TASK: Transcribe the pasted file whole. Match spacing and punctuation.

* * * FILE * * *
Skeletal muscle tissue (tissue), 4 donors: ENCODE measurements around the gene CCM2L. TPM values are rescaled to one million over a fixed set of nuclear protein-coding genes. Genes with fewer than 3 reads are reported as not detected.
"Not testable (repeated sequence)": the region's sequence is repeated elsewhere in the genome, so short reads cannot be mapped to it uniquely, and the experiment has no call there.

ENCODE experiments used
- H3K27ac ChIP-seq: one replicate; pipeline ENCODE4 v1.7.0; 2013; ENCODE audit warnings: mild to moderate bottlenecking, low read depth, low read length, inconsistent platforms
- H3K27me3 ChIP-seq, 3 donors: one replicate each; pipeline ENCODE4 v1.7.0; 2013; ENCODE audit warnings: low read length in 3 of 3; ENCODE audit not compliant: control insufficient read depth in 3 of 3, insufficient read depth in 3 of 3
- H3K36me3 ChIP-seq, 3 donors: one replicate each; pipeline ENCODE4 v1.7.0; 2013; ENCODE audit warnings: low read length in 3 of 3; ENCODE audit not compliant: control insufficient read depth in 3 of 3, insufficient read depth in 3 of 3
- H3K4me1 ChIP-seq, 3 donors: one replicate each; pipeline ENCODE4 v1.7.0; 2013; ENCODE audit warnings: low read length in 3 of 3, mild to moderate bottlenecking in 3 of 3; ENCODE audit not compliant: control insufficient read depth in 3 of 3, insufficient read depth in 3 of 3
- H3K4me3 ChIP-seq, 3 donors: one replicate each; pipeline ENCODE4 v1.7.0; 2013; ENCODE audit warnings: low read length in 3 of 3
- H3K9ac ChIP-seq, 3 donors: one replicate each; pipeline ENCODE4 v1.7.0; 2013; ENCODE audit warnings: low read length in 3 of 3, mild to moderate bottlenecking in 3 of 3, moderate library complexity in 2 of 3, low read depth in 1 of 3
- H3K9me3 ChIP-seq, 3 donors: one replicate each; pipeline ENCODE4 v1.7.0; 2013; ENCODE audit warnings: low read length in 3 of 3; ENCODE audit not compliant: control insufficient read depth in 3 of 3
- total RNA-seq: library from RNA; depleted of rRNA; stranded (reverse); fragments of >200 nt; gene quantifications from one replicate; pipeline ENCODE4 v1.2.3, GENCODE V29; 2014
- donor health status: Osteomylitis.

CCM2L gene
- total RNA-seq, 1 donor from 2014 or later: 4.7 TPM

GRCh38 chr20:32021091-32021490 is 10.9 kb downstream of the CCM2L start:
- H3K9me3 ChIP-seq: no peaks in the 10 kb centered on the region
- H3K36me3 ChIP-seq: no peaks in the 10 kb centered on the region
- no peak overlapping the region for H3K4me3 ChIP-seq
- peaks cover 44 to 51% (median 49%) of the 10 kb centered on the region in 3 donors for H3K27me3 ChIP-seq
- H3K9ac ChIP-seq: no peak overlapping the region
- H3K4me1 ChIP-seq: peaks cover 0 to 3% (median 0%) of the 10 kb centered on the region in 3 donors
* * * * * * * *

Skeletal muscle tissue (tissue), 4 donors: ENCODE measurements around the gene CCM2L. TPM values are rescaled to one million over a fixed set of nuclear protein-coding genes. Genes with fewer than 3 reads are reported as not detected.
"Not testable (repeated sequence)": the region's sequence is repeated elsewhere in the genome, so short reads cannot be mapped to it uniquely, and the experiment has no call there.

ENCODE experiments used
- H3K27ac ChIP-seq: one replicate; pipeline ENCODE4 v1.7.0; 2013; ENCODE audit warnings: mild to moderate bottlenecking, low read depth, low read length, inconsistent platforms
- H3K27me3 ChIP-seq, 3 donors: one replicate each; pipeline ENCODE4 v1.7.0; 2013; ENCODE audit warnings: low read length in 3 of 3; ENCODE audit not compliant: control insufficient read depth in 3 of 3, insufficient read depth in 3 of 3
- H3K36me3 ChIP-seq, 3 donors: one replicate each; pipeline ENCODE4 v1.7.0; 2013; ENCODE audit warnings: low read length in 3 of 3; ENCODE audit not compliant: control insufficient read depth in 3 of 3, insufficient read depth in 3 of 3
- H3K4me1 ChIP-seq, 3 donors: one replicate each; pipeline ENCODE4 v1.7.0; 2013; ENCODE audit warnings: low read length in 3 of 3, mild to moderate bottlenecking in 3 of 3; ENCODE audit not compliant: control insufficient read depth in 3 of 3, insufficient read depth in 3 of 3
- H3K4me3 ChIP-seq, 3 donors: one replicate each; pipeline ENCODE4 v1.7.0; 2013; ENCODE audit warnings: low read length in 3 of 3
- H3K9ac ChIP-seq, 3 donors: one replicate each; pipeline ENCODE4 v1.7.0; 2013; ENCODE audit warnings: low read length in 3 of 3, mild to moderate bottlenecking in 3 of 3, moderate library complexity in 2 of 3, low read depth in 1 of 3
- H3K9me3 ChIP-seq, 3 donors: one replicate each; pipeline ENCODE4 v1.7.0; 2013; ENCODE audit warnings: low read length in 3 of 3; ENCODE audit not compliant: control insufficient read depth in 3 of 3
- total RNA-seq: library from RNA; depleted of rRNA; stranded (reverse); fragments of >200 nt; gene quantifications from one replicate; pipeline ENCODE4 v1.2.3, GENCODE V29; 2014
- donor health status: Osteomylitis.

CCM2L gene
- total RNA-seq, 1 donor from 2014 or later: 4.7 TPM

GRCh38 chr20:32021091-32021490 is 10.9 kb downstream of the CCM2L start:
- H3K9me3 ChIP-seq: no peaks in the 10 kb centered on the region
- H3K36me3 ChIP-seq: no peaks in the 10 kb centered on the region
- no peak overlapping the region for H3K4me3 ChIP-seq
- peaks cover 44 to 51% (median 49%) of the 10 kb centered on the region in 3 donors for H3K27me3 ChIP-seq
- H3K9ac ChIP-seq: no peak overlapping the region
- H3K4me1 ChIP-seq: peaks cover 0 to 3% (median 0%) of the 10 kb centered on the region in 3 donors